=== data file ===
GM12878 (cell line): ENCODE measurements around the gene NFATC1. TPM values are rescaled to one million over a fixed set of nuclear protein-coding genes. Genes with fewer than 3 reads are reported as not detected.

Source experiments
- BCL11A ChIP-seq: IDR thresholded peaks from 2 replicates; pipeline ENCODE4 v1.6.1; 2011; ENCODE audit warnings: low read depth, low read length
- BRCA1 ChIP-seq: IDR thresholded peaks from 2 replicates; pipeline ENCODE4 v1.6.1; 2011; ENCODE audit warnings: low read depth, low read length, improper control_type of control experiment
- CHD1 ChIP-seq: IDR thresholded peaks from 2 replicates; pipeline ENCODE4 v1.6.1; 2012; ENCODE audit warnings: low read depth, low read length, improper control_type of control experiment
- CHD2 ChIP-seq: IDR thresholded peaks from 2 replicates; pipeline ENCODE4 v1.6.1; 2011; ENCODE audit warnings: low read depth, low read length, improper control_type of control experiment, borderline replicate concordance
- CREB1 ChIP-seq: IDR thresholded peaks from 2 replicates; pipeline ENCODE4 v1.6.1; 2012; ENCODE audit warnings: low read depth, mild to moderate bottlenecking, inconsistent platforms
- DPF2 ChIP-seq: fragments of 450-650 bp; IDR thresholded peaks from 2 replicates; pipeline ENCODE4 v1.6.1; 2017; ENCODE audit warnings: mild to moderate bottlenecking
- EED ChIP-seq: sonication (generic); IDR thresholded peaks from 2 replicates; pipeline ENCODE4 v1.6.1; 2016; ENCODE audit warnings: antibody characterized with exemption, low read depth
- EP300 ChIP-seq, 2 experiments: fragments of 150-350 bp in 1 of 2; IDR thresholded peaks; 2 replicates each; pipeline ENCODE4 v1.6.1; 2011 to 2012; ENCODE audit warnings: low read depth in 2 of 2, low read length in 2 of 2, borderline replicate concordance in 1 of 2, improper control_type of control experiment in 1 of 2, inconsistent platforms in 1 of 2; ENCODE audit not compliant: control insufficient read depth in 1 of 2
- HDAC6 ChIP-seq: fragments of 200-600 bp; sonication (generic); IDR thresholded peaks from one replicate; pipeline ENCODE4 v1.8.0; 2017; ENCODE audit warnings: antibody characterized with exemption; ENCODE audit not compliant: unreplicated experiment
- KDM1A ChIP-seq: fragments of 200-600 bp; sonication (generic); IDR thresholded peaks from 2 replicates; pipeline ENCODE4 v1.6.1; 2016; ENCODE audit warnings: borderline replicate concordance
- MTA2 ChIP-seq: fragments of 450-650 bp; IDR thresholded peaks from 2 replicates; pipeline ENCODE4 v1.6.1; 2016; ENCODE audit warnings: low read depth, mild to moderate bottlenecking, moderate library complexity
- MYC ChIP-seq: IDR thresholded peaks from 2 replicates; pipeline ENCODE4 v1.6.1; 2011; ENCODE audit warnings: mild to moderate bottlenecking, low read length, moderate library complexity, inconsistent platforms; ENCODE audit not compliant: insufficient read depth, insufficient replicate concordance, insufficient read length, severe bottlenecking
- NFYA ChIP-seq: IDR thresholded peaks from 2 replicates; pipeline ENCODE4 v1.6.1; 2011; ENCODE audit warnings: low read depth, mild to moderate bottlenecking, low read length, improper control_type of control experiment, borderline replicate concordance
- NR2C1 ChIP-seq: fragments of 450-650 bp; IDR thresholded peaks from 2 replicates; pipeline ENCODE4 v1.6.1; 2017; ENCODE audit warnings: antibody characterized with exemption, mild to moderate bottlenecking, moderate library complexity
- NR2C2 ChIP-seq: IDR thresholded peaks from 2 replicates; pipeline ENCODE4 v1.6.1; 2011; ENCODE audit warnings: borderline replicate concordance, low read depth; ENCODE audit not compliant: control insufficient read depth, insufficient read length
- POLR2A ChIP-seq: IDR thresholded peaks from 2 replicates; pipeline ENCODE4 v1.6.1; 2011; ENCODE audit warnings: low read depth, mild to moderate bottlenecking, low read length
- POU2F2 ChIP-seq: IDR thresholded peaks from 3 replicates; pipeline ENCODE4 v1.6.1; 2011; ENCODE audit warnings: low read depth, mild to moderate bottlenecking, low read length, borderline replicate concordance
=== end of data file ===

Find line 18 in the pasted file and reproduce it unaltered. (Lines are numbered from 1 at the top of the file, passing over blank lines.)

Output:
- POLR2A ChIP-seq: IDR thresholded peaks from 2 replicates; pipeline ENCODE4 v1.6.1; 2011; ENCODE audit warnings: low read depth, mild to moderate bottlenecking, low read length